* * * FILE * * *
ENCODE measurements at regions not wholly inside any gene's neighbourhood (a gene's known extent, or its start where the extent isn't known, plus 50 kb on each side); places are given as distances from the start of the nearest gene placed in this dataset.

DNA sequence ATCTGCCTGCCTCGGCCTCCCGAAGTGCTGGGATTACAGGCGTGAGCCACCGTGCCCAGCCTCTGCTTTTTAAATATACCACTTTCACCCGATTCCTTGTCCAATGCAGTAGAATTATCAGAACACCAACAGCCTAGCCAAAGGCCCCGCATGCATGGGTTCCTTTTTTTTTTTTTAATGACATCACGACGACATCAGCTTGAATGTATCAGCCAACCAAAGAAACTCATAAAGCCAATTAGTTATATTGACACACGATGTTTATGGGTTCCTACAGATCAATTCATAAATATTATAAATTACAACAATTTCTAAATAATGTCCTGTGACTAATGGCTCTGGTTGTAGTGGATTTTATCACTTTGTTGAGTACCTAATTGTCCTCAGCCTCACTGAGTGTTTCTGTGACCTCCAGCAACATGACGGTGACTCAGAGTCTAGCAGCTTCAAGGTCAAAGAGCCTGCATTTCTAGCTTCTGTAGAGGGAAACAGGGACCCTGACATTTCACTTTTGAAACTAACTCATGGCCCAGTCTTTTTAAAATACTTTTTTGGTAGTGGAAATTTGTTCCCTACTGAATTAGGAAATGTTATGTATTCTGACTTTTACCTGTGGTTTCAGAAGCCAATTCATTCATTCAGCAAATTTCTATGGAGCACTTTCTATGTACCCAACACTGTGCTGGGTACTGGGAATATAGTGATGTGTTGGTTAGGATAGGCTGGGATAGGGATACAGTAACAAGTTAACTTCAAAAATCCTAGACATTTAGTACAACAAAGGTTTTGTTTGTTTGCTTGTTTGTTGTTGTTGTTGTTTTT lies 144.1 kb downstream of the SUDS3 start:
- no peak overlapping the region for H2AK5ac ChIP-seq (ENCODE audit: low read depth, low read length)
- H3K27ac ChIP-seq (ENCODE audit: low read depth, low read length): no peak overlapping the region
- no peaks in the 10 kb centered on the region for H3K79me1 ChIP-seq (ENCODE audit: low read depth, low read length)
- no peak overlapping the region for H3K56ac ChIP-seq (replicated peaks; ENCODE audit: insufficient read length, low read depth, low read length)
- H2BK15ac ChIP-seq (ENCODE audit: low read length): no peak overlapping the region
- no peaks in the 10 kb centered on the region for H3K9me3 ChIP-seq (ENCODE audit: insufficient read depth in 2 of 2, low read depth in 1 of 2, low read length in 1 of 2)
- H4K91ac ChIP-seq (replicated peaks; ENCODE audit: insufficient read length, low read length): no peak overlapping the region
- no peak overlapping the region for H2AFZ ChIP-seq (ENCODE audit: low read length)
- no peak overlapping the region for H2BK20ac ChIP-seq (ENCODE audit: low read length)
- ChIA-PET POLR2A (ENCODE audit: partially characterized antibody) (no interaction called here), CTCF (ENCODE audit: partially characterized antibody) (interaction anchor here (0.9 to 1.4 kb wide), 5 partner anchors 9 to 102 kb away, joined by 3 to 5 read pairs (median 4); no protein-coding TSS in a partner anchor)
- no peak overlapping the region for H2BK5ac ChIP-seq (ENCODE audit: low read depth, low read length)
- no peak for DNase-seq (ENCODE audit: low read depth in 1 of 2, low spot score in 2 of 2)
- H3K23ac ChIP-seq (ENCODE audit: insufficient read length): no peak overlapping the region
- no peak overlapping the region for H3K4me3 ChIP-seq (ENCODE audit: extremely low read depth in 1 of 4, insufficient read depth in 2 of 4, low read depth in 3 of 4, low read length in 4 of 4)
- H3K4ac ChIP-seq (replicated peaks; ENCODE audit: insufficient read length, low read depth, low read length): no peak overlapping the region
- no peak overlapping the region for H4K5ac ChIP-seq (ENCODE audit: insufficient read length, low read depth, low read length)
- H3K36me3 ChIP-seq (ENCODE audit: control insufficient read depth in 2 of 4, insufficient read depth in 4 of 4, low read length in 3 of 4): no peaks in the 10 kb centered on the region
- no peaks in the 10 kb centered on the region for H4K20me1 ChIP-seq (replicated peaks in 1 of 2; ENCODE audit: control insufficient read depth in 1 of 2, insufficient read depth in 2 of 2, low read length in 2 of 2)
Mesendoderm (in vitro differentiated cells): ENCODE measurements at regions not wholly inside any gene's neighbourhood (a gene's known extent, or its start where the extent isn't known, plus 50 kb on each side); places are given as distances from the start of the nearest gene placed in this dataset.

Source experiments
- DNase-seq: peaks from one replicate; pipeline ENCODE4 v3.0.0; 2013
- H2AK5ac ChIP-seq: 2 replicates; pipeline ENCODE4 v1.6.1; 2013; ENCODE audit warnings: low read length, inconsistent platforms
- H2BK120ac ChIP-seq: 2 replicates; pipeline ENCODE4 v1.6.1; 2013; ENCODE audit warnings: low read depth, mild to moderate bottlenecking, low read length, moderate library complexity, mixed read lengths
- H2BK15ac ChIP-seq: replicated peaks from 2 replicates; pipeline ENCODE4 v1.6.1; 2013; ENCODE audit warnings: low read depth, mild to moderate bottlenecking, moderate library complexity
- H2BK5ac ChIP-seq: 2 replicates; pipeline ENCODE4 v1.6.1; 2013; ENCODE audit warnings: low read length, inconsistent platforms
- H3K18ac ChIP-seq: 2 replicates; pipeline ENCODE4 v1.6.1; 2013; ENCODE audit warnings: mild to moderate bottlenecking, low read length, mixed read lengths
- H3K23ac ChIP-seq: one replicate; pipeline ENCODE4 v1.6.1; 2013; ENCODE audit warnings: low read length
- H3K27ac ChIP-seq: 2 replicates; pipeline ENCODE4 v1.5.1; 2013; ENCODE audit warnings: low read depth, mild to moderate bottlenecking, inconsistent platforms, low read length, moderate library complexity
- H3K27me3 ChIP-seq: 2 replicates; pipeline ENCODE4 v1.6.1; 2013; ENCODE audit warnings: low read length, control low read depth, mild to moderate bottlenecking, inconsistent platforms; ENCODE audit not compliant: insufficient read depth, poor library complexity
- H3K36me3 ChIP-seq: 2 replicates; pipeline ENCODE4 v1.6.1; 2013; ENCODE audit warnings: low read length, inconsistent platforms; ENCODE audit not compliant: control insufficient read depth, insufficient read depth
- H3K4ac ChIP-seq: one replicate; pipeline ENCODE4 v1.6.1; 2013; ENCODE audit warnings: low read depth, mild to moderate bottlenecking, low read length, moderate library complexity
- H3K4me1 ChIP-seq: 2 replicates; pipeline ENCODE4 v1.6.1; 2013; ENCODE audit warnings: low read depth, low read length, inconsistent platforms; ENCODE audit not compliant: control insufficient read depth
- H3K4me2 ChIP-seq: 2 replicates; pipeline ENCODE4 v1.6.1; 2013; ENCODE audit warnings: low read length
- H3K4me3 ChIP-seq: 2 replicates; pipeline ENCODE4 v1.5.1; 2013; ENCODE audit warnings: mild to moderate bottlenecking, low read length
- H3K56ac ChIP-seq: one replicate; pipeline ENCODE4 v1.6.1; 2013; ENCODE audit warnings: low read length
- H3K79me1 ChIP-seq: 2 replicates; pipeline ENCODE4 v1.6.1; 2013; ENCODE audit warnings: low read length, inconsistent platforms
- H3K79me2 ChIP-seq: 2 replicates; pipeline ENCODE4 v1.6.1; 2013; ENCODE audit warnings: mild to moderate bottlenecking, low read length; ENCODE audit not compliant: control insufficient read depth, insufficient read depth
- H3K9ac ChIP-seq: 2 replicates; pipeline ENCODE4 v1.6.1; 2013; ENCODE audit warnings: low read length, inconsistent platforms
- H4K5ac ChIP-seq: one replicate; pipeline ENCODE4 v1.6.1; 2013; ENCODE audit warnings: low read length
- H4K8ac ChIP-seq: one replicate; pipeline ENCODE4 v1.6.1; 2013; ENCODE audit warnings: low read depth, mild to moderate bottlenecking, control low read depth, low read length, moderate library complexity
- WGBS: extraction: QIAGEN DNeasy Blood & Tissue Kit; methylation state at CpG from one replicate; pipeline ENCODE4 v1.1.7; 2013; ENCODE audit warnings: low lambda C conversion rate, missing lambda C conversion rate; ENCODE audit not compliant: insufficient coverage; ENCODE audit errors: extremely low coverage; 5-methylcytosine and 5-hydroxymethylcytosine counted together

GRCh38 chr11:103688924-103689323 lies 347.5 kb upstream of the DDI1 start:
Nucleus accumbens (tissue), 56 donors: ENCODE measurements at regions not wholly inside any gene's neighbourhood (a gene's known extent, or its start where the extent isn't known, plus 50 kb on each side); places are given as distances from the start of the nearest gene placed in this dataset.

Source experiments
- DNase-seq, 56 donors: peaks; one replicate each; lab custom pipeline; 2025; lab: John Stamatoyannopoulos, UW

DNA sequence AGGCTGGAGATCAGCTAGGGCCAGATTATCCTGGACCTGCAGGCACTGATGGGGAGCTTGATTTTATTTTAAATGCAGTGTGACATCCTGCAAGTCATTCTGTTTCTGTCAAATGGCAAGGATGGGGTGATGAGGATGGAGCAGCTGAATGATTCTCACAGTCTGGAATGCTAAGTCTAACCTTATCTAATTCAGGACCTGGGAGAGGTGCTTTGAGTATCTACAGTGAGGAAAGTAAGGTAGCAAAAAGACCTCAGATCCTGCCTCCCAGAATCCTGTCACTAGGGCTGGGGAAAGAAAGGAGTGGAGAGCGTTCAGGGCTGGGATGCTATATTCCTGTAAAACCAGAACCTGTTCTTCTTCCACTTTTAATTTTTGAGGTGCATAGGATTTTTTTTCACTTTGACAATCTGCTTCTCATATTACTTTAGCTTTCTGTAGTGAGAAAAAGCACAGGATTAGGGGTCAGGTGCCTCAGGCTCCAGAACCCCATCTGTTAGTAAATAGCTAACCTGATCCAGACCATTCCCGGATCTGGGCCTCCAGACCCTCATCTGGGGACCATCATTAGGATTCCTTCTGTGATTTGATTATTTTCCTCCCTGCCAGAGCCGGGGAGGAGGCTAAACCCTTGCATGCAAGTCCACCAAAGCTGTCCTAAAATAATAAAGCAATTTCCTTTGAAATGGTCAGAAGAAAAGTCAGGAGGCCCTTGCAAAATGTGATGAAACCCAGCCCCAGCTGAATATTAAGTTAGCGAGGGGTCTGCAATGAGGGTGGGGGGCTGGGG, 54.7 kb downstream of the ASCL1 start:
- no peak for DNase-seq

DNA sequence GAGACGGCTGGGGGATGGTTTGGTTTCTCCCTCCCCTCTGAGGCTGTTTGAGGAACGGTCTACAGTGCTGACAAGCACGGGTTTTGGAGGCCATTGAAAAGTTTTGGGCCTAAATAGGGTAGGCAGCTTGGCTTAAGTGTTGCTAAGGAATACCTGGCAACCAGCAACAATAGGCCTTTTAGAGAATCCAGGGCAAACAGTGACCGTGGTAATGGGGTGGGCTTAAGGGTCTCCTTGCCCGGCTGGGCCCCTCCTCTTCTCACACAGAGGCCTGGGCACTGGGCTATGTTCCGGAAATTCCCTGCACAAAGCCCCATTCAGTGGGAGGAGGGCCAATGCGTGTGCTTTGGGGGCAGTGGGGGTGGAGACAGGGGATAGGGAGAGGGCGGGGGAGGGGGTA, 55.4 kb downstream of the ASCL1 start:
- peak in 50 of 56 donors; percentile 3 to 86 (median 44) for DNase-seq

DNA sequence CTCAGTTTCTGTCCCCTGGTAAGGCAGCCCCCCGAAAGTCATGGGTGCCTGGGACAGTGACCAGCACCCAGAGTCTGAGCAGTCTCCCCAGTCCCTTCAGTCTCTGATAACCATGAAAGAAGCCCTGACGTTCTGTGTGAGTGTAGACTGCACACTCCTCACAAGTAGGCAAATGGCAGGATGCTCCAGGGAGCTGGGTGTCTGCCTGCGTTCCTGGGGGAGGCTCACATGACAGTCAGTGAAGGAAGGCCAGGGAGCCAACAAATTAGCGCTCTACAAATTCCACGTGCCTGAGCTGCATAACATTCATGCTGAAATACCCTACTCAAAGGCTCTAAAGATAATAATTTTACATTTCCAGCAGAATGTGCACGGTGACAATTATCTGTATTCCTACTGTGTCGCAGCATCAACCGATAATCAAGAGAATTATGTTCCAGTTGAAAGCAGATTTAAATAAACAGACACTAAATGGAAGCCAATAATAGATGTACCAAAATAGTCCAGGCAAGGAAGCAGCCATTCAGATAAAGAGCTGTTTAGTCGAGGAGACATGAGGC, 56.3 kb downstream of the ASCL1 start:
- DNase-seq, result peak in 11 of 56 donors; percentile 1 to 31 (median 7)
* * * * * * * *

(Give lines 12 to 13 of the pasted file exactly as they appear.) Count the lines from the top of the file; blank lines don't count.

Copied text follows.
- ChIA-PET POLR2A (ENCODE audit: partially characterized antibody) (no interaction called here), CTCF (ENCODE audit: partially characterized antibody) (interaction anchor here (0.9 to 1.4 kb wide), 5 partner anchors 9 to 102 kb away, joined by 3 to 5 read pairs (median 4); no protein-coding TSS in a partner anchor)
- no peak overlapping the region for H2BK5ac ChIP-seq (ENCODE audit: low read depth, low read length)